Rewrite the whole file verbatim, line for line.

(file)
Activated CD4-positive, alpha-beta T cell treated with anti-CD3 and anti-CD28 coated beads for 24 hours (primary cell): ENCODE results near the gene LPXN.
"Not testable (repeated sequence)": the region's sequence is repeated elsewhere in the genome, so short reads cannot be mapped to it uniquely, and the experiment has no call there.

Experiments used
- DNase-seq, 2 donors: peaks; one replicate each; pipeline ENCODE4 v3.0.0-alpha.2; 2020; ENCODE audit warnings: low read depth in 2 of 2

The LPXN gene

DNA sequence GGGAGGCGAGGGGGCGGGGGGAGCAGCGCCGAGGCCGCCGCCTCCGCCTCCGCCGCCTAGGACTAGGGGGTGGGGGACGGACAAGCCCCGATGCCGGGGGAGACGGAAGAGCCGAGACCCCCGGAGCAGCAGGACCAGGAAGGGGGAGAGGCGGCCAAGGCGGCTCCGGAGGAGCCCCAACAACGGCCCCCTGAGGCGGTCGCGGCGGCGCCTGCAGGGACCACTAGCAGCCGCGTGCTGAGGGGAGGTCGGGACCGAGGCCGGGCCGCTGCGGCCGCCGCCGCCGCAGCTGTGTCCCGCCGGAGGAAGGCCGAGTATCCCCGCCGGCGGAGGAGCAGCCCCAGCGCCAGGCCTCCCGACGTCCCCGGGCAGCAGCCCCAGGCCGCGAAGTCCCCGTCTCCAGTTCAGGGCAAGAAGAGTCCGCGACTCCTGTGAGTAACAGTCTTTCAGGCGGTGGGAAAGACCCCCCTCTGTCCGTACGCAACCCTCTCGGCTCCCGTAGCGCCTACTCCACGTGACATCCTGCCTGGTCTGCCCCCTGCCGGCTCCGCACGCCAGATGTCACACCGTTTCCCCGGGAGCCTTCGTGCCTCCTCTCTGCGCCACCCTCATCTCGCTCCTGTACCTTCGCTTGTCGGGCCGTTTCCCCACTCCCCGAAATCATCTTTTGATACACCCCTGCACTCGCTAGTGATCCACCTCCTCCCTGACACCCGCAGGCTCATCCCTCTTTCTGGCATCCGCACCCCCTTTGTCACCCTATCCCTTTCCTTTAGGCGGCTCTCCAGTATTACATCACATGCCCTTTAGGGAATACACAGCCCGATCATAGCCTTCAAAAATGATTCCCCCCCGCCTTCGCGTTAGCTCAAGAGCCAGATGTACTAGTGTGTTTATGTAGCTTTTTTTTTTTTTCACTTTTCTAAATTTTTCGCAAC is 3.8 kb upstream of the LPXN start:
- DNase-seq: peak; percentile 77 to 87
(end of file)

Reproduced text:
Activated CD4-positive, alpha-beta T cell treated with anti-CD3 and anti-CD28 coated beads for 24 hours (primary cell): ENCODE results near the gene LPXN.
"Not testable (repeated sequence)": the region's sequence is repeated elsewhere in the genome, so short reads cannot be mapped to it uniquely, and the experiment has no call there.

Experiments used
- DNase-seq, 2 donors: peaks; one replicate each; pipeline ENCODE4 v3.0.0-alpha.2; 2020; ENCODE audit warnings: low read depth in 2 of 2

The LPXN gene

DNA sequence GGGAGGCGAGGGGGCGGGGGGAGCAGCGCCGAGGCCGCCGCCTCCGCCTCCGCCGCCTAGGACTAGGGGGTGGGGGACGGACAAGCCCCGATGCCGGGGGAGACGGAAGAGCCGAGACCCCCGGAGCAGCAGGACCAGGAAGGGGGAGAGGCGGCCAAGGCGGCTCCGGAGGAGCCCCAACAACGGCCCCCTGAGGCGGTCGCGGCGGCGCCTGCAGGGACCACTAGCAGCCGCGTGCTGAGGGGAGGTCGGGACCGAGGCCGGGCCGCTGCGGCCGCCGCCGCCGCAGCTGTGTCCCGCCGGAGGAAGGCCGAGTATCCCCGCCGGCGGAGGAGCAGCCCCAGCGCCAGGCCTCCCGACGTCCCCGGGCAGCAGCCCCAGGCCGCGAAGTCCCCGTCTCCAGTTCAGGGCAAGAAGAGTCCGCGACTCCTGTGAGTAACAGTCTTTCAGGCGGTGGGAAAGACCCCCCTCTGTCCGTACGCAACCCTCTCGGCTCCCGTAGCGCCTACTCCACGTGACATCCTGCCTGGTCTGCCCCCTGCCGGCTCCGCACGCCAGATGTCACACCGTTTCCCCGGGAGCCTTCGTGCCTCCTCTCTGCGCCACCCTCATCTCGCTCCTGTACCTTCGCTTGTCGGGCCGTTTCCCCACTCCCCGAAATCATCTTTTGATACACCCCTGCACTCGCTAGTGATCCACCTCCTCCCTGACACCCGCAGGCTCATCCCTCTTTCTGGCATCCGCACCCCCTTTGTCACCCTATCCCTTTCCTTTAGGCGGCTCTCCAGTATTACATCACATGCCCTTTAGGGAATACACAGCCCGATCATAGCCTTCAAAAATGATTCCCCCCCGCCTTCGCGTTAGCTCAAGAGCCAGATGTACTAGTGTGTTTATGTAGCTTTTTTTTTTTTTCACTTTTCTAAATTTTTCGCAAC is 3.8 kb upstream of the LPXN start:
- DNase-seq: peak; percentile 77 to 87